Grabbing the Apple
I was trying to remember today when I first, consciously, installed a new operating system on a computer. To be honest, I’m not sure I really understood the concept of a ‘new’ version of an operating system until Microsoft introduced Windows (which at first was really just an application that sat on top of MS-DOS, of blessed memory), and Apple introduced System 7 (before that I was never aware there was a System 6, or whatever) – both of which happened in the late 1980s. Then again, before that time operating systems were really odd things – you had them on a floppy disk (remember them?) which you inserted into the disk drive as you switched on your computer, and once it was loaded you removed the floppy and inserted another with your documents. Can you imagine that now, an entire operating system on a 1MB disk?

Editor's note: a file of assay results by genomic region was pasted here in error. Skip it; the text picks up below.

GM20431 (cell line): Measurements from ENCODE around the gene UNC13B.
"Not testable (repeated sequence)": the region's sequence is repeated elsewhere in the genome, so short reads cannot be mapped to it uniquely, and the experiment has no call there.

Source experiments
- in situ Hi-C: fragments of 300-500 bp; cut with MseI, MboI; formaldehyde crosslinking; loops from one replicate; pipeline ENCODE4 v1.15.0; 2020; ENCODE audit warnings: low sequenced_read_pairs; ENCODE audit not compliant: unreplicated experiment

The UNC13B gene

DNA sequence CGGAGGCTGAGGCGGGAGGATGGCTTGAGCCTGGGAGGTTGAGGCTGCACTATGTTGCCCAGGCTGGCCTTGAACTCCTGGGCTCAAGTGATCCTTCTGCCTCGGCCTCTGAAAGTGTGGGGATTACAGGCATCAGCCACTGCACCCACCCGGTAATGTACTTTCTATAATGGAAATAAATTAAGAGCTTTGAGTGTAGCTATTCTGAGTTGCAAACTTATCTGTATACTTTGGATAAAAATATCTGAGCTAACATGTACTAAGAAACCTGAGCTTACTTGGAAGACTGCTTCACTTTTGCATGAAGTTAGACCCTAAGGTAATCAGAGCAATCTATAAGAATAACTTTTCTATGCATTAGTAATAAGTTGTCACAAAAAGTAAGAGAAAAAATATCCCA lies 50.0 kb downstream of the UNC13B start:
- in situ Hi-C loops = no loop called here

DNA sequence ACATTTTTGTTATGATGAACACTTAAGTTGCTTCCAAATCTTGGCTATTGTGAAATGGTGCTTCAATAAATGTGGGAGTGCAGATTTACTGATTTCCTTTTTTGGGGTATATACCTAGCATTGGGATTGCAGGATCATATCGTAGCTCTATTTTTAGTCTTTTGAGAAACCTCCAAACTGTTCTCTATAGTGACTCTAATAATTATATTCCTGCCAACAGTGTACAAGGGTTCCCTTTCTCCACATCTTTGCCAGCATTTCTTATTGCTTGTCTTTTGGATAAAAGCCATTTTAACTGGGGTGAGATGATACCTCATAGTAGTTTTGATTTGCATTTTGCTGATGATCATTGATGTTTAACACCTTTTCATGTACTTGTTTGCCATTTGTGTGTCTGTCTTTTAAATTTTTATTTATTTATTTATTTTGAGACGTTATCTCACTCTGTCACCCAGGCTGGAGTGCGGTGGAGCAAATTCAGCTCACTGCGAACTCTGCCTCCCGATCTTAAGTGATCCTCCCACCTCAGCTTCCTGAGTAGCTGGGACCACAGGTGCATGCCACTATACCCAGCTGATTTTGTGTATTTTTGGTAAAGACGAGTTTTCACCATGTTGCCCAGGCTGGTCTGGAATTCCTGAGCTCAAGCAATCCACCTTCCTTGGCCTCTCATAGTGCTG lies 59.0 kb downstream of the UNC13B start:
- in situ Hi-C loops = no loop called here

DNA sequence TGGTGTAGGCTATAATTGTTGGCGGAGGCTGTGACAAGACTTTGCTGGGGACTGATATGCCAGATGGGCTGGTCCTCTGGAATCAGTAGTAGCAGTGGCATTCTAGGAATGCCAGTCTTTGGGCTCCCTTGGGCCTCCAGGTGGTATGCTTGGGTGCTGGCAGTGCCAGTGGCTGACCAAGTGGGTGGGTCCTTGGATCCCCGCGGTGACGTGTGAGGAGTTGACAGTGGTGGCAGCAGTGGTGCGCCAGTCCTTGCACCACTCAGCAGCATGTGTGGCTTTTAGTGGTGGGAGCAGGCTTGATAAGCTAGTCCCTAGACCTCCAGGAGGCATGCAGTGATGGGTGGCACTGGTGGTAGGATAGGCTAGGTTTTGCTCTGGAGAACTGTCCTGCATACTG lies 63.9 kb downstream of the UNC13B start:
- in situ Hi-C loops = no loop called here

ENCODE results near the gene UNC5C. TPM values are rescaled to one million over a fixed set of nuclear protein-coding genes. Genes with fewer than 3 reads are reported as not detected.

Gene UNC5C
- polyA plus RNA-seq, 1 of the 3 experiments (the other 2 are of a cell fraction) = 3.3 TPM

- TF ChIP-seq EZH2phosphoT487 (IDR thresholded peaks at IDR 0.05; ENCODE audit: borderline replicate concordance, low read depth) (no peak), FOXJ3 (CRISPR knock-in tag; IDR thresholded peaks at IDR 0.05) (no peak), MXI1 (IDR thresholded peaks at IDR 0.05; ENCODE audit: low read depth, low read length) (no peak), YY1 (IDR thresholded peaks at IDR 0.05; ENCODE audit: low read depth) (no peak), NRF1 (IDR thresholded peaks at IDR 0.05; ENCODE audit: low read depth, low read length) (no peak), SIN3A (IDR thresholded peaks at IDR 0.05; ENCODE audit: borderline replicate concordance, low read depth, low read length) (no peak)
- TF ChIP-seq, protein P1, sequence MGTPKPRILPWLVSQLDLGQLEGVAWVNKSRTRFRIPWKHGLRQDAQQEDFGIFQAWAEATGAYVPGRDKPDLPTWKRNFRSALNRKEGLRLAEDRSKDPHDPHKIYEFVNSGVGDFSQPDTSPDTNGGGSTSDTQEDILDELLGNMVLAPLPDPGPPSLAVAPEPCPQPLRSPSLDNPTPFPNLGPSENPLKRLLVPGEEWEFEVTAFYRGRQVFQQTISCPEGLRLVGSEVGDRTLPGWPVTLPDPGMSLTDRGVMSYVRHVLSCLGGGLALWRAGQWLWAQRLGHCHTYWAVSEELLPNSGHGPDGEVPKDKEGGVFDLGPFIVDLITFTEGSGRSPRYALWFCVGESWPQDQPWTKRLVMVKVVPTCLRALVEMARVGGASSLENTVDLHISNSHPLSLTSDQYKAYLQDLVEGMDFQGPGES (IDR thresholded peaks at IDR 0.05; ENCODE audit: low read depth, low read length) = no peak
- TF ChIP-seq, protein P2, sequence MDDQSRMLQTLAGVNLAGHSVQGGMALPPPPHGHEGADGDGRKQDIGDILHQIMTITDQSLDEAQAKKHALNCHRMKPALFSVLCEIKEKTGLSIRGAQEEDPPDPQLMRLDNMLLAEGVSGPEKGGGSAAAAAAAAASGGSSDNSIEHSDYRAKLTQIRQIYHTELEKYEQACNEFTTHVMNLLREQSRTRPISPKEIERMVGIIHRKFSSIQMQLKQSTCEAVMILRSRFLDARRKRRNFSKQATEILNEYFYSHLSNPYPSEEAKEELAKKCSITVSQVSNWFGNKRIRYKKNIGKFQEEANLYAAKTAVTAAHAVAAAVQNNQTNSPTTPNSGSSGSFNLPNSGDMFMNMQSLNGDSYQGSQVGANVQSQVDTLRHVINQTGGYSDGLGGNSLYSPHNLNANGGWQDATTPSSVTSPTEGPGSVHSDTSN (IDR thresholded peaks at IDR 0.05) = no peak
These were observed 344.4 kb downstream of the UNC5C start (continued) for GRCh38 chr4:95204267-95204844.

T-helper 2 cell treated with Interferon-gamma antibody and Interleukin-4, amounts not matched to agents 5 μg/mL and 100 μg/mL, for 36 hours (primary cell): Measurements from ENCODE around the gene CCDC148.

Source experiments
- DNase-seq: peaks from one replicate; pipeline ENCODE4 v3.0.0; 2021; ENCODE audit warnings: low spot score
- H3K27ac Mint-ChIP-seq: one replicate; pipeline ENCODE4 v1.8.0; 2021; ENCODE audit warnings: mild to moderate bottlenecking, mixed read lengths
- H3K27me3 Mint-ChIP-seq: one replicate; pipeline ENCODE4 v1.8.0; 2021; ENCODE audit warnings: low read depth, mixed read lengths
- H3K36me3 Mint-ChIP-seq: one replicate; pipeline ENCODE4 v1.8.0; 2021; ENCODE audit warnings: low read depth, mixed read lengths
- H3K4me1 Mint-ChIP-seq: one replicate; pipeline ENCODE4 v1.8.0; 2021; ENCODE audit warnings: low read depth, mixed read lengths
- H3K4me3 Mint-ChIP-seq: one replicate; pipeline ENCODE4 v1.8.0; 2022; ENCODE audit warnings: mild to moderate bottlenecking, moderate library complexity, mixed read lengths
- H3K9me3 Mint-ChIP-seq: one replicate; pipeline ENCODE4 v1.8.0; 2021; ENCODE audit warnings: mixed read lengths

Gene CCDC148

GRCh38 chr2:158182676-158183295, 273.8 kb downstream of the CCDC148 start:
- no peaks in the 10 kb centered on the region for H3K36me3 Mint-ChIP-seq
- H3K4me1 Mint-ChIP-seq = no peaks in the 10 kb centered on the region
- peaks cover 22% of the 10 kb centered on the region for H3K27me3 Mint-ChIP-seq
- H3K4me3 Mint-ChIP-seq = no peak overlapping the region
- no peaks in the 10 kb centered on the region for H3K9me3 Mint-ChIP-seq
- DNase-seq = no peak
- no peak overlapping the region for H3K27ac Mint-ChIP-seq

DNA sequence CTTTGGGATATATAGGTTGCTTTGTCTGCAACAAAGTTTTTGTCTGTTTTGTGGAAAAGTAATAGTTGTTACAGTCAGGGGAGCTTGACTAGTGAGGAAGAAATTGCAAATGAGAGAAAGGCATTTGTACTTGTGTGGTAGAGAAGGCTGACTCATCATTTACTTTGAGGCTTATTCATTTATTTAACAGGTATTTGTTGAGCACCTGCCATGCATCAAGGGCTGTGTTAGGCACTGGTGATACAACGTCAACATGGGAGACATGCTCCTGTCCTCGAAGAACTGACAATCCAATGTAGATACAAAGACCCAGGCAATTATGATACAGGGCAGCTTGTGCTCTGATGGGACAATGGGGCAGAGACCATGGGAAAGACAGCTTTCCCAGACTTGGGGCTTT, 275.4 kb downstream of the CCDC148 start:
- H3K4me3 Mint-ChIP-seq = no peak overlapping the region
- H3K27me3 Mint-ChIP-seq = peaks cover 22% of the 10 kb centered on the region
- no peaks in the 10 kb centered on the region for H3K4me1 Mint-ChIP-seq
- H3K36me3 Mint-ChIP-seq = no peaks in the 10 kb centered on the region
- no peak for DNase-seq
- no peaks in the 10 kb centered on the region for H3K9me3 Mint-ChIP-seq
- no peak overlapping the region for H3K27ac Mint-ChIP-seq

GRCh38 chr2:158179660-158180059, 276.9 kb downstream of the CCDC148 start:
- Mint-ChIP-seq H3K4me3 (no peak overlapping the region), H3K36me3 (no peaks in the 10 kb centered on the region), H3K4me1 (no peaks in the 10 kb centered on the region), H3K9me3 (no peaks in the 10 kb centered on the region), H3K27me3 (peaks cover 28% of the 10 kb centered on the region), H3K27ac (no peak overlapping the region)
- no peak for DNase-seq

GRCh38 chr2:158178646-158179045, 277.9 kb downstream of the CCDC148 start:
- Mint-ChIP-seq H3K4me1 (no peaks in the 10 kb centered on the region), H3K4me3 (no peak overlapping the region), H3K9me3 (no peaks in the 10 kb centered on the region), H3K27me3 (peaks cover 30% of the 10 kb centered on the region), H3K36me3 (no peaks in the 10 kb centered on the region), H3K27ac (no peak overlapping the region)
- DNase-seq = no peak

By the time Microsoft launched Windows 95 the thing was (if I recall) on 11 floppy disks which you had to insert one after another, each one taking ages to load. Not long after that operating systems appeared on CDs and eventually DVDs.
But today there’s another change. Apple is introducing its latest operating system – OS X Lion – online; you go to the Apple website and purchase it. You then download and instal it. That’s it. And it costs $29.99. It doesn’t seem that long ago when a new operating system was several times that price.
Apple’s Lion is being launched a day after the company announced record quarterly profits of $7.3 billion, on revenues of $28.6 billion. Not only are the revenues staggering, but profits amounting to nearly 25 per cent of revenues also show the extraordinary power of this company, which 20 or so years ago looked like a basket case. How times change.